Fighting the Winter Blues in 2023
The full brunt of winter is upon us as we begin 2023. The short days and cold weather, a New England staple, come with a cost for many: lowered mood, lower energy, disrupted sleep. You may have even noticed this effect yourself, a tangible physical feeling of tiredness around this time of year, and dismissed it. These feelings can become intense enough to seriously disrupt people’s lives, a condition called Seasonal Affective Disorder, sometimes called the “winter blues.” Today, we wanted to share some thoughts on how to help fight against the winter blues.
1. Daylight, Diet and Exercise
Try to find ways to keep active throughout the day. An hour of walking, 30 minutes of light aerobic exercise, or a short bodyweight exercise can help with the fatigue of being indoors. We also recommend, particularly during sunny days, to put on the winter coat and try to get at least a short amount of sunlight outside once a day. Consider the Boston Parks Winter Fitness classes!
2. Indoor Supports
Warmth and light are positively associated with reduced stress and depression. For heat, we recommend blankets, hot drinks, hot food, and an attempt to keep your house temperature at least 65 degrees if possible. For days with the sun just won’t come out or it is too cold to comfortably leave, many turn to sun lights, sometimes called “light therapy,” to try to recreate the effect of daylight. Several options are reviewed here. Some also find it helpful as an early year goal to learn a new hobby or start a new indoor project, be it as small as keeping a journal for five minutes a day, or as involved as learning a new skill set. Having a tangible, personal project to look forward to can help with feelings of restlessness.
3. Social Interaction and Community Events
A lingering effect from the worst days of the COVID-19 pandemic is momentum from that period of isolation. We encourage people strongly to set dates to either physically or over screen sharing technology to spending time with friends and family outside of your house. Boston is also home to a huge number of free and paid community events for those looking for ways to reconnect!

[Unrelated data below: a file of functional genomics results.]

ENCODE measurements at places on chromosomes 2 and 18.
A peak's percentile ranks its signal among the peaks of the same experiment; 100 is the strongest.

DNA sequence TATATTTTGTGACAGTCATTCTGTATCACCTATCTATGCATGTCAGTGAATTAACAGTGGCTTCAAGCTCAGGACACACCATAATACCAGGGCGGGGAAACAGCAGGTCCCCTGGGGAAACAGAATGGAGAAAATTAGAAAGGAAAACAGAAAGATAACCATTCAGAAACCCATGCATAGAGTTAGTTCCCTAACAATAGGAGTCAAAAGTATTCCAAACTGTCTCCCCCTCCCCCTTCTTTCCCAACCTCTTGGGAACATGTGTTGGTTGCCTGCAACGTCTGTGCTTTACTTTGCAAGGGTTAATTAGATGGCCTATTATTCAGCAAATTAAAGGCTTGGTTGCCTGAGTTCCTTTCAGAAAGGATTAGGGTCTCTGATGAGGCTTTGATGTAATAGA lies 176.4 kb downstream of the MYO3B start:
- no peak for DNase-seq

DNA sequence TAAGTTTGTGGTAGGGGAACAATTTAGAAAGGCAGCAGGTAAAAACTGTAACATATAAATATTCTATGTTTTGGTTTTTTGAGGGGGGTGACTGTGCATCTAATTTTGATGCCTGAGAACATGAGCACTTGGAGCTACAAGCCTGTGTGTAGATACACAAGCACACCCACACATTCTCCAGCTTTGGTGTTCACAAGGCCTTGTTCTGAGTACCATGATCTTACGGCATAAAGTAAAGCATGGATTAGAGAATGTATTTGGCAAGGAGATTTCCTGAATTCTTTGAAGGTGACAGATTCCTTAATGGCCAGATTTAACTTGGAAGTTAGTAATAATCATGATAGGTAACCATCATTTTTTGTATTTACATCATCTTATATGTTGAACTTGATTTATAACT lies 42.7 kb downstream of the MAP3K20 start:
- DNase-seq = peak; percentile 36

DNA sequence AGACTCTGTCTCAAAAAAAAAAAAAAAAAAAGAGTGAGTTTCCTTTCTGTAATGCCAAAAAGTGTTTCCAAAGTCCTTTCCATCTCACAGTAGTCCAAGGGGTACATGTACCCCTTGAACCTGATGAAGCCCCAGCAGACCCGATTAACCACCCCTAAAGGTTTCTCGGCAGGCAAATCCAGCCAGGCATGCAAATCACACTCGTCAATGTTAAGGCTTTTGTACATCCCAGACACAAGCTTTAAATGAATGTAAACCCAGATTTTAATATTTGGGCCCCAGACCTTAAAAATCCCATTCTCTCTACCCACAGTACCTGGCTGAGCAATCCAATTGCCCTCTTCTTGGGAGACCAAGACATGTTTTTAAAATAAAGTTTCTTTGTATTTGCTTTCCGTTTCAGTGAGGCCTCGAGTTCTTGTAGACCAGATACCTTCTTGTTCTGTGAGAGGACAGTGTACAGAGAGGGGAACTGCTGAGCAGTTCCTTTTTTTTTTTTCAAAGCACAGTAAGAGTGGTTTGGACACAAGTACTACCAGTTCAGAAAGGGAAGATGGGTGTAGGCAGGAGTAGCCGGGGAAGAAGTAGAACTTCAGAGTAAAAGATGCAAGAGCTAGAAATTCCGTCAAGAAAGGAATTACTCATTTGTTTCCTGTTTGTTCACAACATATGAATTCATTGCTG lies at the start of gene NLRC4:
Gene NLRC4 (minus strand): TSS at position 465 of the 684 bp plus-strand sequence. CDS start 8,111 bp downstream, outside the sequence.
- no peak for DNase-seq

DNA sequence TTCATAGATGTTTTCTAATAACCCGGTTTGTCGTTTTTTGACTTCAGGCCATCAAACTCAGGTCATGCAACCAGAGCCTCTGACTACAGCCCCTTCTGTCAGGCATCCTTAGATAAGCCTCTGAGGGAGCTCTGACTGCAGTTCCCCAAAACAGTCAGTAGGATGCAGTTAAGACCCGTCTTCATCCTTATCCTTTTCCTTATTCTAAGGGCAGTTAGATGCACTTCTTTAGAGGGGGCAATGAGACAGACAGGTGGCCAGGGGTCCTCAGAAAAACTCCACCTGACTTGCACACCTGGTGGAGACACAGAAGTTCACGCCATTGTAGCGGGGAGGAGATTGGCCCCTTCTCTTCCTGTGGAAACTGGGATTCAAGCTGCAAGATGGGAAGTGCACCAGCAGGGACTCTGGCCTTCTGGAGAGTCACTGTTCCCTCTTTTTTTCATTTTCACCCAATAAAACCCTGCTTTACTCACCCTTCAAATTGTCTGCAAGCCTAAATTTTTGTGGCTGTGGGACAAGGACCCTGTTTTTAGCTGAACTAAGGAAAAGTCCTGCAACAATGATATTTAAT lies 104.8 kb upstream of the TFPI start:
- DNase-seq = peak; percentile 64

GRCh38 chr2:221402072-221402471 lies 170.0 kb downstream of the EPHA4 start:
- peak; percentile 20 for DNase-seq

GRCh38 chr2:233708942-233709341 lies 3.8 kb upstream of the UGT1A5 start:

4. Professional supports
Sometimes, as stated above, the feelings become so intense that they can disrupt your life and become outright painful. This is where professional support can come in. Therapy methods like cognitive behavioral counseling have been shown to have positive effects on seasonal affective disorder. The Boston Employee Assistance Program (EAP) can be an excellent resource for short term counseling, or referral to a long term CBT therapist. Be sure to explore the EAP resource list for more community and online support as well. Finally, you may benefit from checking in with your primary care provider as well. Sometimes medical conditions contribute heavily to feelings of depression.
This article by Harvard Medical School provides a more detailed overview of the symptoms of seasonal affective disorder.
From all of us at the EAP, here’s to a safe and healthy 2023.
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- Published by: Human Resources